Every Tuesday we share a quote from a previous Darling print article for you to ponder, share and implement in daily life. We hope this one sparks some change. Find other QuotablesÂ here. Enjoy! From â€œI Hope I Wasn’t Rude” By Sarah Dubbeldam in Darling Issue 15. Become a Darling subscriber HEREÂ to immediately gain access to all of our digital versions, plus getÂ our latest issueÂ delivered right to your doorstep. Images viaÂ Molly Zaidman
The other day I was sitting at my desk, my fingers resting on the exact keys to start an email, and all of a sudden I felt a rush of energy from the crown of my head to my toes. I instantly knew it was from my familiar friend, Stress. She comes around when I can’t seem to prioritize, when emotions are running high, when too many people need my attention and when I feel like I’m failing no matter how hard I try. She presses down on my shoulders and says, “You’ll never get up from this chair.
Being originally from Oregon, I haven’t spent much time in the southern states. In my head it was always a place of mystery, with my imagination conjuring up images from Huckleberry Finn or the history books I read in high school. I pictured fireflies, banjos, alligators, simmering heat and spicy food.
Muck Rack makes it simple to find people, tweets, or articles that mention any name, keyword, company, hashtag etc. We've compiled this guide to help you make the most of your search.
Selecting a term
Start searching tweets, articles from media outlets, articles mentioned in tweets, journalists'
names, titles and bios with some suggested searches:
Companies or Topics (e.g. iPhone, Microsoft)
Phrases (e.g. "cloud computing") — use quotes to keep the terms together
Twitter handles (e.g. @username) — returns those who have mentioned or replied to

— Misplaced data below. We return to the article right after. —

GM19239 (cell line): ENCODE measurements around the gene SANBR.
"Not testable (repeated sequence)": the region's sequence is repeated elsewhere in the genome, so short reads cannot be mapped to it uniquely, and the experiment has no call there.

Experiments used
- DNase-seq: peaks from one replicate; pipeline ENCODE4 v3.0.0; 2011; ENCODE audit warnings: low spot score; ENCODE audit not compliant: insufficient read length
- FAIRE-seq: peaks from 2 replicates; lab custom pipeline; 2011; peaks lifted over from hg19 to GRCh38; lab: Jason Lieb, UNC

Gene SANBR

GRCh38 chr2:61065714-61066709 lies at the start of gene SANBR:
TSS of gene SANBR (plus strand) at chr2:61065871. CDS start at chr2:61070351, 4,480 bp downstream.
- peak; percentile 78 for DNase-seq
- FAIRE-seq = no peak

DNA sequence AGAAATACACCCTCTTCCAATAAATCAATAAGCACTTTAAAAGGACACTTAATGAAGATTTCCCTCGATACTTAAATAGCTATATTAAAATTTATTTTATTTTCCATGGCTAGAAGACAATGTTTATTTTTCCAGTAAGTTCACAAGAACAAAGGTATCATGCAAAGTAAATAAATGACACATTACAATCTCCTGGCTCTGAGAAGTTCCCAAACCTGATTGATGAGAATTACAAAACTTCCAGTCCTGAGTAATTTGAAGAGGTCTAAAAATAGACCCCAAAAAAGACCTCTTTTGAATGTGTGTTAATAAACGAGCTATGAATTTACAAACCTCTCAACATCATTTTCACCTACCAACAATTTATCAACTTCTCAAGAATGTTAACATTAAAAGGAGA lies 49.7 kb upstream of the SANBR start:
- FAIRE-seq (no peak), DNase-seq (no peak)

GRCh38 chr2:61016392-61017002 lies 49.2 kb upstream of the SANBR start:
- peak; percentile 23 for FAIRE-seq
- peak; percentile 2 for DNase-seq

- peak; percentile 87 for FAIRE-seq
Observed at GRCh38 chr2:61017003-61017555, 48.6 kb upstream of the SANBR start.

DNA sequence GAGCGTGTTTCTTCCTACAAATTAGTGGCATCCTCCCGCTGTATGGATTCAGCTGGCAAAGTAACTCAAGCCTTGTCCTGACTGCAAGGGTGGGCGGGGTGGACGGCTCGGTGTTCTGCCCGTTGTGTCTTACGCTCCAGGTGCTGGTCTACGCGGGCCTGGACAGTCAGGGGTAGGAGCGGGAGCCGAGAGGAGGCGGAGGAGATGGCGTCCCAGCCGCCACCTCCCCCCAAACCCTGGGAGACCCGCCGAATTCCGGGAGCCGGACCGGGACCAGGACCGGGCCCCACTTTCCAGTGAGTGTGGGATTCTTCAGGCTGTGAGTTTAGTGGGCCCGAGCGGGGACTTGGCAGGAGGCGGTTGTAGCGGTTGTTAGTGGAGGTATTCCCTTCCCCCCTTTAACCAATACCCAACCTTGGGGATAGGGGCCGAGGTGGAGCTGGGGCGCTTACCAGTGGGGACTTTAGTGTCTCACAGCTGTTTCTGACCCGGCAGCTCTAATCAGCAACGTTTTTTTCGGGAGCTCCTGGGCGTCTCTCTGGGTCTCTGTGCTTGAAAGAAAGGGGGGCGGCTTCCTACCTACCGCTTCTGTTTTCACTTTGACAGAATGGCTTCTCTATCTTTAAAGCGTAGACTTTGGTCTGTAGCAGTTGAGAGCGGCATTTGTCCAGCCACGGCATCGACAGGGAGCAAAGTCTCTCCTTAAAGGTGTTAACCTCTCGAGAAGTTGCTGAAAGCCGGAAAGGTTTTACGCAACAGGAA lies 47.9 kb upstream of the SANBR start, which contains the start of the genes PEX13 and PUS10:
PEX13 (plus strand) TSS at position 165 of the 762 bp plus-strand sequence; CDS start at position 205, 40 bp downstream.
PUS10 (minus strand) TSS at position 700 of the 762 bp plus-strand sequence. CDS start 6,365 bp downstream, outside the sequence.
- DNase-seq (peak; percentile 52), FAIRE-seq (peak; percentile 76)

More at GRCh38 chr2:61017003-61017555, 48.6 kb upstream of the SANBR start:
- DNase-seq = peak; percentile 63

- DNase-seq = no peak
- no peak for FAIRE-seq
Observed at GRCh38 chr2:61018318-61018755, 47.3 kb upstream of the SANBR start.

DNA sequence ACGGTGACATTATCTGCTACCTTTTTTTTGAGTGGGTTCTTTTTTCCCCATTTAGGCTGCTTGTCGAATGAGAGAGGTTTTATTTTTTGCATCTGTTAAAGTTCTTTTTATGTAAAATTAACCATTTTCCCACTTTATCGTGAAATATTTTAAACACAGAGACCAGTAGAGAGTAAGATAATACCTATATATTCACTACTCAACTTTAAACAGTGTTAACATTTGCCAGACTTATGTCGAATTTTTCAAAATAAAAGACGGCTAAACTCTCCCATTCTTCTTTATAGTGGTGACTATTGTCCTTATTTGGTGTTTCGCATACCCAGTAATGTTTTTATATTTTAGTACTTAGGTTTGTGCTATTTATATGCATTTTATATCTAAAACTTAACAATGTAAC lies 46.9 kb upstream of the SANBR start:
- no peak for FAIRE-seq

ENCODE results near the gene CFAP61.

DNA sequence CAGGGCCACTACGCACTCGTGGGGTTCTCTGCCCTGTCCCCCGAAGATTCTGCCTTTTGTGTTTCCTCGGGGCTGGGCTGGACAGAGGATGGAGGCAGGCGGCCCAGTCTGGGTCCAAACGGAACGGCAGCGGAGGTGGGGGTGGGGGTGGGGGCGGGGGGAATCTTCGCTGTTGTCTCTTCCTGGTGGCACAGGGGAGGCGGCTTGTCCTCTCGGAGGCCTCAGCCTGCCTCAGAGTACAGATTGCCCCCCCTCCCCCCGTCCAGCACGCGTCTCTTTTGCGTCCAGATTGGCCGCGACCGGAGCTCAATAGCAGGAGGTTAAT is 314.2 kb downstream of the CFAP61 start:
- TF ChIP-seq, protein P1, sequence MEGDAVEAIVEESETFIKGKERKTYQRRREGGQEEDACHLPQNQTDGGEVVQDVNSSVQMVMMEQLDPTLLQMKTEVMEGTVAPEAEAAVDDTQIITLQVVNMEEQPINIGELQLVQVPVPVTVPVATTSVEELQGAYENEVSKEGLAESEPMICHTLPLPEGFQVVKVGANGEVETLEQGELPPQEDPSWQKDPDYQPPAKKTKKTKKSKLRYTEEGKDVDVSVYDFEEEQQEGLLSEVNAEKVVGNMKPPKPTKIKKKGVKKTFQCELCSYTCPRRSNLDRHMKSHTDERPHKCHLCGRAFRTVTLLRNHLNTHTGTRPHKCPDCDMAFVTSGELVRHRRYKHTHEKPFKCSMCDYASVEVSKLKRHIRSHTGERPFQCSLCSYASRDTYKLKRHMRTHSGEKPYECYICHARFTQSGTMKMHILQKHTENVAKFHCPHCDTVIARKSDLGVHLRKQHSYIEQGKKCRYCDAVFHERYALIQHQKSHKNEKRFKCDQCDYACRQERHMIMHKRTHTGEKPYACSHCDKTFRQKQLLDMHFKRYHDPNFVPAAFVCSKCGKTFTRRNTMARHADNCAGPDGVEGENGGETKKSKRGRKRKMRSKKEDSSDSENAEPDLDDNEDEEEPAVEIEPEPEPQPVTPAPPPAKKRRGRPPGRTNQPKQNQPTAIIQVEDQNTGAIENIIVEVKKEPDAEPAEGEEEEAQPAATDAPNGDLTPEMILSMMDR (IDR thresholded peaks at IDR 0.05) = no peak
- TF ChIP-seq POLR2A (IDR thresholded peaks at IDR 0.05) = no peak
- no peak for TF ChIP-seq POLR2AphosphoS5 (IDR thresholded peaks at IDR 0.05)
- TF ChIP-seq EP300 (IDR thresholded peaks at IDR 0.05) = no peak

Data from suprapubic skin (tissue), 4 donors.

Names (e.g. "David Pogue")
Hashtags (e.g. #sxsw, #london2012)
Bio details (e.g. vegan, Olympics, father)
Muck Rack's Advanced Search allows for many boolean operators.
Find results that mention multiple specified terms, use AND or
+. For example, ensure each result contains both Elon Musk and Mark Zuckerberg by
searching Musk AND Zuckerberg or Musk + Zuckerberg.
Use the operators OR or , to broaden your search when you'd like either of
multiple terms to appear in results. (This is the default behavior of our search when no operators
are used). For example, results will contain either cake or cookie by searching cake OR cookie or cake,cookie
Use NOT or - to subtract results from your search. For
example, searching Disney will yield results about the Walt Disney Company as well as Walt Disney
World Resort. To exclude mentions of Disney World, search for Disney -World or Disney
When using one of these operators with a phrase, enclose it in quotation marks. For example, you can
find results about smartphones excluding Apple's iPhone 4S by searching smartphone -"iPhone
Exact case matching or punctuation
If you're searching for a brand name or keyword that relies on specific punctuation marks or capitalization, you can
find results that match your exact query by adding matchcase: before the keyword you're searching for, like matchcase:E*TRADE .
Use parentheses to separate multiple
boolean phrases. For example, to find journalists talking about having fun in Disney World or
Disneyland, search for ("disney world" OR disneyland) AND fun.
An asterisk can be used to search for any variation of a root word truncated by the asterisk. For example, searching for admin* will return results for administrator, administration, administer, administered, etc.
A near operator is an AND operator where you can control the distance between the words. You can vary the distance the near operation uses by adding a forward slash and number (between 0-99) such as strawberries NEAR/10 "whipped cream", which means the strawberries must exist within 10 words of "whipped cream".